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Joseph J. Ferrare, PhD

Joseph J. Ferrare, PhD


Advisory Board Member

Joseph J. Ferrare is an assistant professor in the School of Interdisciplinary Arts & Sciences at the University of Washington Bothell. His current research focuses on issues related to school choice and college access, social capital and postsecondary persistence, and the role of networks in shaping education policy formation. These projects make use of a variety of methodologies, from causal modeling to mixed methods designs centering on social network analysis.

Kimberly A. Griffin, PhD

Kimberly A. Griffin, PhD


Advisory Board Member

Dr. Kimberly Griffin is an Associate Professor at the University of Maryland. Her work focuses on diversity within the Black community; mentoring and professional development; and diversity in graduate and faculty communities. She worked in orientation, admissions, and graduate student diversity and outreach before becoming a faculty member. 

Joseph Rasmussen, MSW

Joseph Rasmussen, MSW


Advisory Board Member

Mr. Joe Rasmussen is Veteran Services Coordinator with University Veteran Services at the University of Wisconsin–Madison. Mr. Rasmussen, who earned his Master of Social Work from the UW–Madison, focuses on supporting military-connected students as they transition into higher education. Prior to his current position, Mr. Rasmussen was an intern with the Acute Care Social Work and Transition and Care Management Teams at the William S. Middleton Memorial Veterans Hospital in Madison. His recent work has been centered on improving veteran outcome reporting in higher education, leading state and national policy advocacy efforts, and growing support networks for military-connected students. Mr. Rasmussen served on active duty in the United States Marine Corps from 2002 to 2006.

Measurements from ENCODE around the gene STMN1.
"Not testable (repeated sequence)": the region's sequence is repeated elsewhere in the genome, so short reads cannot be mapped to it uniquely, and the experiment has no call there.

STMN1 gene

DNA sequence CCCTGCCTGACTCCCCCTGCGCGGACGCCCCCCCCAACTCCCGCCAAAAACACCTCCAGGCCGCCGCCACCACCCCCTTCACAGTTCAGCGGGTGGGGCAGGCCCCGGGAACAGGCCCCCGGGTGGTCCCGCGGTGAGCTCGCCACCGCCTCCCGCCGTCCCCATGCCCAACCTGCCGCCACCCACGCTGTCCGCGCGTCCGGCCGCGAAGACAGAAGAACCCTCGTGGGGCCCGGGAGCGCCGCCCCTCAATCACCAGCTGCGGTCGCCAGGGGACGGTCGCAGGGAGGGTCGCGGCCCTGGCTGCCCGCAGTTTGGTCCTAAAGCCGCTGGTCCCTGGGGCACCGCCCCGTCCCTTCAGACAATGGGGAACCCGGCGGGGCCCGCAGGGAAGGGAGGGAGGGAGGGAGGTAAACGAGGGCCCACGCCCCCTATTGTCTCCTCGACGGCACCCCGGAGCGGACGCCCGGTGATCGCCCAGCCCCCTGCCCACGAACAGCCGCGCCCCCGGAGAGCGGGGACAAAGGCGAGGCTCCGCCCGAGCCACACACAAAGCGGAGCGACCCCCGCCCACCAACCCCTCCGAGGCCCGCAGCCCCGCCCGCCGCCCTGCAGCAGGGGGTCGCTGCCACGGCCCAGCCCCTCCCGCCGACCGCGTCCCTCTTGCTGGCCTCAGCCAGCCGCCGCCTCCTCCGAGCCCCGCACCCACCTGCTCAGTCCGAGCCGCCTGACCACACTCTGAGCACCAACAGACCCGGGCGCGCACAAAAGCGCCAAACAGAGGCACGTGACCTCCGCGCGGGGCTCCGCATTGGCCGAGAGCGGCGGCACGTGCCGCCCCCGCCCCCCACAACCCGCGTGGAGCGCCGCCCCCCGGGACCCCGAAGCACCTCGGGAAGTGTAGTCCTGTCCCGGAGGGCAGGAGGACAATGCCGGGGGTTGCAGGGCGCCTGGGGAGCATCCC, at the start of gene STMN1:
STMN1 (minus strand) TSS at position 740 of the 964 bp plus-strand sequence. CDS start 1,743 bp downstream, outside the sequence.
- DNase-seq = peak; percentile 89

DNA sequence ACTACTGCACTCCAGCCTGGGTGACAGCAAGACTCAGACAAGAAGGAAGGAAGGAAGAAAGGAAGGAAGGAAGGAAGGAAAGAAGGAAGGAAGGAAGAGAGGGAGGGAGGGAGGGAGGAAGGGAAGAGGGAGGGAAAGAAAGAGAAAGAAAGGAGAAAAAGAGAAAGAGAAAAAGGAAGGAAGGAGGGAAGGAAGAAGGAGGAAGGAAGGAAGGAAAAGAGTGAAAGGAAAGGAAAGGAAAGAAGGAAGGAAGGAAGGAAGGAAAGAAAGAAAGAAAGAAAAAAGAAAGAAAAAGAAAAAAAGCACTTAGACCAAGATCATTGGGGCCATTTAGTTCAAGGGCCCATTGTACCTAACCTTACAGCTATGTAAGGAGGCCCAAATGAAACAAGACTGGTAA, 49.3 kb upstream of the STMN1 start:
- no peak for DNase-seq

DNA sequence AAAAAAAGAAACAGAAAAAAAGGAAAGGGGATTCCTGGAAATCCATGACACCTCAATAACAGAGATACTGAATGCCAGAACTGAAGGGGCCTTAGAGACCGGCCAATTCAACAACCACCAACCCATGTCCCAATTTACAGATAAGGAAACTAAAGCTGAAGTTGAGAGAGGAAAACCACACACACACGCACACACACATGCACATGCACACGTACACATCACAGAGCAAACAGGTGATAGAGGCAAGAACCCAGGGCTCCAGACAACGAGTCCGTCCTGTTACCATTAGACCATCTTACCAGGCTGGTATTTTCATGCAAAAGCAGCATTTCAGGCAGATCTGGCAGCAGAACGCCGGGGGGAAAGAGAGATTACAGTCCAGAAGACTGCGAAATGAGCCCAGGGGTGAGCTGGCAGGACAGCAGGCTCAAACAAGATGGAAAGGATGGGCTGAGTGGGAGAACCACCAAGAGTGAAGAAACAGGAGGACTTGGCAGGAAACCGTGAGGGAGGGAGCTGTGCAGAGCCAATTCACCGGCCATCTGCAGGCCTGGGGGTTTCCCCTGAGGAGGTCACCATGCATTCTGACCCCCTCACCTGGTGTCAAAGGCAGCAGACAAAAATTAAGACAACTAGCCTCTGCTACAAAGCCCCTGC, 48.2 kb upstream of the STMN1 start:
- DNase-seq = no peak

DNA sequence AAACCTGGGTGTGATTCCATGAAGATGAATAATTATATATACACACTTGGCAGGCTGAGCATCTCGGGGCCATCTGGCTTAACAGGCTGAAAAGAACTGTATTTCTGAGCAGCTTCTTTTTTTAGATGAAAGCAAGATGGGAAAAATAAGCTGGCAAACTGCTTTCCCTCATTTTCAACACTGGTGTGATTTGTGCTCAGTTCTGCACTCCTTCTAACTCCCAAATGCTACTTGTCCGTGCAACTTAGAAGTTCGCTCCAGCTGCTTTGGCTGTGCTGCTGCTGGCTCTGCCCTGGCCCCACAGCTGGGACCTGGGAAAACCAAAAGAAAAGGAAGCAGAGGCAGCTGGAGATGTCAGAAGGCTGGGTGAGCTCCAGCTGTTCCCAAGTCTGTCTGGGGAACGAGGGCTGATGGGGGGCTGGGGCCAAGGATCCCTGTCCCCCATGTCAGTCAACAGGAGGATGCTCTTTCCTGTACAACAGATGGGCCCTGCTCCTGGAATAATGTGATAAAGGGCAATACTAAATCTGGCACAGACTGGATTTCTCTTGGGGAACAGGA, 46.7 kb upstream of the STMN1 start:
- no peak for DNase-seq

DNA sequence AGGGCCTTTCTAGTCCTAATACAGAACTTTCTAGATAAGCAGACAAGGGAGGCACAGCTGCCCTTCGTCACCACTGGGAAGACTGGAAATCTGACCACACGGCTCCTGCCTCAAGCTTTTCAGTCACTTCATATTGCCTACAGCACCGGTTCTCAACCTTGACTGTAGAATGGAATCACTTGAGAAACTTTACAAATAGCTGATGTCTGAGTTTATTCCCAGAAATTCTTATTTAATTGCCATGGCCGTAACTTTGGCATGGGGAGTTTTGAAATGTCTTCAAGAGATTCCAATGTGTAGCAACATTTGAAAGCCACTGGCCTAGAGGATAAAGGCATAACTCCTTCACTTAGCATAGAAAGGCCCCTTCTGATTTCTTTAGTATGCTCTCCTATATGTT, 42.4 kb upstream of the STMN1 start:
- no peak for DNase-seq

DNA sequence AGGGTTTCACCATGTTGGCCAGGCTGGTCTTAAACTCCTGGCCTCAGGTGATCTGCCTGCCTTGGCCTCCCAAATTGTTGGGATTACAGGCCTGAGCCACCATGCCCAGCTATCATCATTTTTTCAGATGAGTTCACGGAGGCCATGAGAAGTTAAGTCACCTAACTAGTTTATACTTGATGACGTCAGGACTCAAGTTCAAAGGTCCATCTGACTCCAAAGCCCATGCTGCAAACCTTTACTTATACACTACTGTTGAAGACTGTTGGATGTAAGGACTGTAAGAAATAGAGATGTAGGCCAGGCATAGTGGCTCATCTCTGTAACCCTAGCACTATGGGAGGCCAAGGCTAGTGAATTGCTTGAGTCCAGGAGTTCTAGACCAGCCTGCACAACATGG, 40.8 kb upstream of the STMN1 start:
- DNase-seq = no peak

Mario L. Small, PhD

Mario L. Small, PhD


Advisory Board Member

Dr. Mario L. Small, Grafstein Family Professor at Harvard University, is the author of award-winning books and articles on networks, poverty, organizations, culture, methods, neighborhoods, institutions, and other topics. He is currently using large-scale administrative data to understand isolation in cities, studying how people use their networks to meet their needs, and exploring the epistemological foundations of qualitative research. His latest book is Someone to Talk To (Oxford). A study of how people decide whom to approach when seeking support, the book is an inquiry into human nature, a critique of network analysis, and a discourse on the role of qualitative research in the big-data era.

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